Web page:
Judgement over

What this blog is about, is simply that all these major changes have happened under the banner of the suspended sentence, termed variously as ‘real life experience’, ‘living as a woman’ and so on, as if it were all temporary, subject to change and approval before I could ‘really’ claim to be be myself, a woman, and not just transgendered or transsexual. It is as much an affirmation that I have not changed, I have just found myself.

April 4, 2014; finally the suspended sentence …

… is over.

Why words let us down and become oppressive

  • Posted on February 9, 2014 at 10:30 am

I’ve been thinking about this for a long time. Maybe it’s because I have worked writing, editing and proofing technical documents and research reports all my career. What is in our head finds words so that we can share our thoughts. The trouble is, the words are also in our heads, and got there first, and carried meanings that may be precise, but equally may have been misunderstood already when we learned them. Or they may be imprecise words, from a time when understanding in society was not as rich as it is now. There are many reasons why my meaning for a word may not quite be another’s. Then there are specialist meanings: when a word in a legal context, for example, means something more particular than in regular use.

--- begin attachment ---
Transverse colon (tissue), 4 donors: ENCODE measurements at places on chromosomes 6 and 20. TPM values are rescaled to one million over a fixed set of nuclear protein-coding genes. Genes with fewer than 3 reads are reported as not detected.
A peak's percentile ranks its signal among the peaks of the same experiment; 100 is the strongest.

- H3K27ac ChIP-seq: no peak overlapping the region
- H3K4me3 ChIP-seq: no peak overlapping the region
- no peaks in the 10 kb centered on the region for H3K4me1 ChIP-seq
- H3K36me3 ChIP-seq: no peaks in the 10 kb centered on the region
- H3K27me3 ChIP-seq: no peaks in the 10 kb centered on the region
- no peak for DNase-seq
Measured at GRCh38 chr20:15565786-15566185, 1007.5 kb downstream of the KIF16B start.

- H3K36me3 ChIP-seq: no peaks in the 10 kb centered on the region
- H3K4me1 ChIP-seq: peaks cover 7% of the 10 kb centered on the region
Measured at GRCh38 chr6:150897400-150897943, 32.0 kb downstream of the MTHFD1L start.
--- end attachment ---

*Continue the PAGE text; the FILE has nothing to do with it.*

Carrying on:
Who owns a word and it’s meaning? I wrote a blog back in July 2012 (Semantic Hegemony, if you know what I mean) that still reads quite well, if you have time. We all think we mean what we say, but often offend when it leads to unintended misunderstanding.

Conversations of this ilk have, this week, included the legal definition of ‘bedroom’ in the context of the ‘bedroom tax’ (for non-UK readers, this relates to housing benefit to cover rent on a property deemed to have surplus space, assessed as the property having a non-essential bedroom). There is no legal definition. In an empty property, the room may be regarded as a bedroom. With a bed in it, it certainly is; but put a dining table in it and it isn’t. However, sleep on your sofa, and your lounge is a bedroom.

The words that tax us most in trans* land are still ‘sex’ and ‘gender’, not least because in a simple, neat world there are only male and female, and each only feels sexually attracted to the opposite. This underlies almost all social and cultural thinking, globally. Anything else is an interesting (or repulsive) deviation. It also underlies the idea that a trans* person changes their sex or gender. We do need to speak of change, because it is an enormous change to present for part of your life one way, and for the rest as something different. But the change is a perceptual one; we do not change sex and we do not change gender. The only problem is a social one, that led us in the first place into having to live a particular way until we were able to assert our authentic selves. That derived from identification-by-genitalia, itself fraught at the fringes.